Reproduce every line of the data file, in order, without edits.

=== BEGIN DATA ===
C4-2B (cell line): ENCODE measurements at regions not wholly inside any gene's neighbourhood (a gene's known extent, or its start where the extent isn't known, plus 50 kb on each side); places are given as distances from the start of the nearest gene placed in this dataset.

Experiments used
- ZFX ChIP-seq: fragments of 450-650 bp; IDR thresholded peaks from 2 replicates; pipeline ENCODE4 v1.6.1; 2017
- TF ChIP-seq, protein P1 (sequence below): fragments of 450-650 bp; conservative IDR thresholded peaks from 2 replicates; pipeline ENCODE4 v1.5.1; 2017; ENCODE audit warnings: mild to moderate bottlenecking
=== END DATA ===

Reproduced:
C4-2B (cell line): ENCODE measurements at regions not wholly inside any gene's neighbourhood (a gene's known extent, or its start where the extent isn't known, plus 50 kb on each side); places are given as distances from the start of the nearest gene placed in this dataset.

Experiments used
- ZFX ChIP-seq: fragments of 450-650 bp; IDR thresholded peaks from 2 replicates; pipeline ENCODE4 v1.6.1; 2017
- TF ChIP-seq, protein P1 (sequence below): fragments of 450-650 bp; conservative IDR thresholded peaks from 2 replicates; pipeline ENCODE4 v1.5.1; 2017; ENCODE audit warnings: mild to moderate bottlenecking